I HOPE YOU’RE LOUNGING ON A BEACH IN THE BAHAMAS JUST NOW. Alas, I’m shivering in New York’s Hudson Valley, where nighttime temperatures are in the single digits. And get this — the National Weather Service says a foot of snow will arrive on Thursday. Good thing the January house and garden chores offer a hint of spring:
Seeds. Order these from catalogs now, especially if you have specific colors or varieties of plants in mind. I order most of my seeds from these reliable sellers.
Winter-Sowing. Plant your perennial and hardy annual seeds outdoors in containers now, and in spring you’ll have enough plants to furnish your entire neighborhood. This nifty method of seed-sowing is fun, fun, fun! The details.
Forsythia. It’s not too early to force the dormant stems. Cut sprays at varying lengths, mash the ends with a hammer, and then plunk them in a vase of water. Set before a bright but cool window, a bouquet of goldenrod-yellow will emerge in about 21 days. As pictured above, I like to display forsythia with pink Begonia semperflorens and purple and white Primula obconica in my parlor window.
Design a Window Garden. Outfit a window with glass shelves and a broad sill, and you can have all kinds of fun creating seasonal plant-pictures. The easy-peazy directions are here.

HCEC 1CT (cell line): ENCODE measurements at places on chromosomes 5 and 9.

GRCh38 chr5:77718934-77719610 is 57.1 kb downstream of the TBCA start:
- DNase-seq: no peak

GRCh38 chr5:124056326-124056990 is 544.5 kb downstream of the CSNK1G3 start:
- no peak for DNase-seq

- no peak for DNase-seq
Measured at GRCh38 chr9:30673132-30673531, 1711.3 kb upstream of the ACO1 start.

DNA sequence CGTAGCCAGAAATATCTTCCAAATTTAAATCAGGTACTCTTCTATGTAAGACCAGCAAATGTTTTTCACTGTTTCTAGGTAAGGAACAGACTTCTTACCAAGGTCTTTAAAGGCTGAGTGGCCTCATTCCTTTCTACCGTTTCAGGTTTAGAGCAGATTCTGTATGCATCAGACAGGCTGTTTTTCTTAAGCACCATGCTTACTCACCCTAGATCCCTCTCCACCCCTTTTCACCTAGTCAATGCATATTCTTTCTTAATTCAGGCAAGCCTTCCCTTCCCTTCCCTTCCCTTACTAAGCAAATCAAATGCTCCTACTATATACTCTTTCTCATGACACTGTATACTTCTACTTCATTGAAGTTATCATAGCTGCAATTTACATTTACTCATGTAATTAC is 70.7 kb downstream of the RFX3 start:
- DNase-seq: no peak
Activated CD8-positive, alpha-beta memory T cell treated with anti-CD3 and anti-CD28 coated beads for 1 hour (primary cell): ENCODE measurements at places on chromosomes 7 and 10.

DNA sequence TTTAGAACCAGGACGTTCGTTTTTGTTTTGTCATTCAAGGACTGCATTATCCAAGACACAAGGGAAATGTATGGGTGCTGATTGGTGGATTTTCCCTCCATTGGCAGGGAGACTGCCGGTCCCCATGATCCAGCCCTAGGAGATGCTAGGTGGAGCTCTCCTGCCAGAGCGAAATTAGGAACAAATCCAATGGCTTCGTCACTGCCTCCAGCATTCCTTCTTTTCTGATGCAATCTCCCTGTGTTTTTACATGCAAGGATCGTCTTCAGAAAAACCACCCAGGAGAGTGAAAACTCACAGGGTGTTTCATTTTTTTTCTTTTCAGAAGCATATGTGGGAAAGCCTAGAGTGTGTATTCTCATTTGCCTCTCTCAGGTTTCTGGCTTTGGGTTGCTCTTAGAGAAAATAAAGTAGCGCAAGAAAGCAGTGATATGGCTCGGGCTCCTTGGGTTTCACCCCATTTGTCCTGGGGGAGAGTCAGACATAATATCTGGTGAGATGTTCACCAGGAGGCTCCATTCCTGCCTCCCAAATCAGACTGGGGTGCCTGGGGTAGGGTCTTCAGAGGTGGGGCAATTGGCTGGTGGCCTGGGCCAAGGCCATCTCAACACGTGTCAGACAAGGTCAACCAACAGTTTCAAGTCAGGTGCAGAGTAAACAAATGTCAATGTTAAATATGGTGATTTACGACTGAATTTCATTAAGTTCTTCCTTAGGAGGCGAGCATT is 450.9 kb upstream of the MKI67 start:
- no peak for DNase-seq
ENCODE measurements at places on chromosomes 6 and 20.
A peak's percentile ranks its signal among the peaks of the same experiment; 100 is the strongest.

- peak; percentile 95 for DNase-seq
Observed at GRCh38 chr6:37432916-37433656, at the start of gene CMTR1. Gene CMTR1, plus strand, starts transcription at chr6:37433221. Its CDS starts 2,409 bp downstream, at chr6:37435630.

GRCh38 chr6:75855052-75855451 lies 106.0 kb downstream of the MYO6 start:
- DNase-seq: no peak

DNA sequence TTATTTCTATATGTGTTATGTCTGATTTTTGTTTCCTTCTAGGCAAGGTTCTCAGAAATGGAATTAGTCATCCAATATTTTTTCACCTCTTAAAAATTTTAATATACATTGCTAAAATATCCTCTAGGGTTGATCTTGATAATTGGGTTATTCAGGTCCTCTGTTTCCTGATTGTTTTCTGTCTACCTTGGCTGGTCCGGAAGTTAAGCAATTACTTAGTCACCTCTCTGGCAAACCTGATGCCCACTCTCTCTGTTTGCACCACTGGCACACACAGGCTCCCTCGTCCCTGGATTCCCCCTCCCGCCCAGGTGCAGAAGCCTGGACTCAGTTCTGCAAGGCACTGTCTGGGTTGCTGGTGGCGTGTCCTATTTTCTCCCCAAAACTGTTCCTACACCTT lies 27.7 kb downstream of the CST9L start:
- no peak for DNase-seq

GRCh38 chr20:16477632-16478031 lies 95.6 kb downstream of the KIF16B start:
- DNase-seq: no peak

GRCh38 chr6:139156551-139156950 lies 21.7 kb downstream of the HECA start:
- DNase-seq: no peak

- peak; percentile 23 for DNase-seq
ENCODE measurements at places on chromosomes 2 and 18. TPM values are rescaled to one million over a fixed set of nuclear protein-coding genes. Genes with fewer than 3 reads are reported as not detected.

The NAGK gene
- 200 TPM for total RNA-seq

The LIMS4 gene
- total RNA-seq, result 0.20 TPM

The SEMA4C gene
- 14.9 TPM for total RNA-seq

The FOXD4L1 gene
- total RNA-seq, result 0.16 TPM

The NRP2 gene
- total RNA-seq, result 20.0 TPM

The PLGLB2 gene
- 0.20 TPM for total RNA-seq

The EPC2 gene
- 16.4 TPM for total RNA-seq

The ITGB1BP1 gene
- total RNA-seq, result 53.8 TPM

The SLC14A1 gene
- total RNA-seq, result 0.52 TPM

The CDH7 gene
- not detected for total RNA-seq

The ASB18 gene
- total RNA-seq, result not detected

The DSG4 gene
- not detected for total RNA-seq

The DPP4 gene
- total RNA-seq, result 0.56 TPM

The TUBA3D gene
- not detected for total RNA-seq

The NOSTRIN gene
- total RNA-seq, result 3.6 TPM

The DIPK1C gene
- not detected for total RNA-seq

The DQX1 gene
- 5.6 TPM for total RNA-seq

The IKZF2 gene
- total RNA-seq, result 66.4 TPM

African Violets. As usual, I have way too many of these Saintpaulia ionantha. But they are perfect for the glass shelves of my window gardens, and their flowers make my smile. To ensure constant bloom, I care for the plants this way.
Amaryllis. Has the flower bud emerged on your new plant? If so, move it gradually to light and sun and heat (not more than 70°F, please), and increase water as need indicates. Check your older stored amaryllis for signs of growth. Then renew the top layer of soil and provide water. Keep cool and dim until the flower-stalk is about three inches high.
Zonal Geraniums (Pelargoniums). Place these in full sun, and they will flower with increasing frequency as the days lengthen. The pink and white zonals I propagated last August are now in various stages of bud and bloom. I encourage them with a low-nitrogen, high-phosphorous plant food.
Hardy Bulbs. Did you pot up a few tulips, hyacinths, or other “Dutch” bulbs last October? Bring them out of cold storage now, and place them in a sunny but cool window. And if you wish to save them for outdoor planting after their flowers fade, provide food and water until the foliage withers. More details.
Well. I hope the above list of chores has put an April bounce in your January step. Happy 2014, everyone!
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